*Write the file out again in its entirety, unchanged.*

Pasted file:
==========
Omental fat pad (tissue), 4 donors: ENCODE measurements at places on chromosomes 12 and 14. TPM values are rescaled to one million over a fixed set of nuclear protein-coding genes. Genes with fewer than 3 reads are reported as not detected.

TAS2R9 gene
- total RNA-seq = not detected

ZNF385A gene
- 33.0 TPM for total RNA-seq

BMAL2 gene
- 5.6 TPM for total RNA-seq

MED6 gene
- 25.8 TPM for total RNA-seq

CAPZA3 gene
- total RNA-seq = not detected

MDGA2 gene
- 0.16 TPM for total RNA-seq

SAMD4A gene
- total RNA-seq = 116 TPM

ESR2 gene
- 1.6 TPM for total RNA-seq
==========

Omental fat pad (tissue), 4 donors: ENCODE measurements at places on chromosomes 12 and 14. TPM values are rescaled to one million over a fixed set of nuclear protein-coding genes. Genes with fewer than 3 reads are reported as not detected.

TAS2R9 gene
- total RNA-seq = not detected

ZNF385A gene
- 33.0 TPM for total RNA-seq

BMAL2 gene
- 5.6 TPM for total RNA-seq

MED6 gene
- 25.8 TPM for total RNA-seq

CAPZA3 gene
- total RNA-seq = not detected

MDGA2 gene
- 0.16 TPM for total RNA-seq

SAMD4A gene
- total RNA-seq = 116 TPM

ESR2 gene
- 1.6 TPM for total RNA-seq